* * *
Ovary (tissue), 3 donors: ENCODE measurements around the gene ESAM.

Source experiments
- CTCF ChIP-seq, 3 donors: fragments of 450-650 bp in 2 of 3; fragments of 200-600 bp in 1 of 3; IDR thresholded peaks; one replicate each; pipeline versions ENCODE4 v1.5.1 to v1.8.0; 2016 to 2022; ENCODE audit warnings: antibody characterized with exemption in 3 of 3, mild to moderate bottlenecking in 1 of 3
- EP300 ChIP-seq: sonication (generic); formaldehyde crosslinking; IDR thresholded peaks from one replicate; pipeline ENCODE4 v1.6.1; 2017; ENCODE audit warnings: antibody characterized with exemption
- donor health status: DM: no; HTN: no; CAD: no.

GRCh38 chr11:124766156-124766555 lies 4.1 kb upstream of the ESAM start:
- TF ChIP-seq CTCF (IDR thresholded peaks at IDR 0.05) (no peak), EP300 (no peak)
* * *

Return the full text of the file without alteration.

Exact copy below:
Ovary (tissue), 3 donors: ENCODE measurements around the gene ESAM.

Source experiments
- CTCF ChIP-seq, 3 donors: fragments of 450-650 bp in 2 of 3; fragments of 200-600 bp in 1 of 3; IDR thresholded peaks; one replicate each; pipeline versions ENCODE4 v1.5.1 to v1.8.0; 2016 to 2022; ENCODE audit warnings: antibody characterized with exemption in 3 of 3, mild to moderate bottlenecking in 1 of 3
- EP300 ChIP-seq: sonication (generic); formaldehyde crosslinking; IDR thresholded peaks from one replicate; pipeline ENCODE4 v1.6.1; 2017; ENCODE audit warnings: antibody characterized with exemption
- donor health status: DM: no; HTN: no; CAD: no.

GRCh38 chr11:124766156-124766555 lies 4.1 kb upstream of the ESAM start:
- TF ChIP-seq CTCF (IDR thresholded peaks at IDR 0.05) (no peak), EP300 (no peak)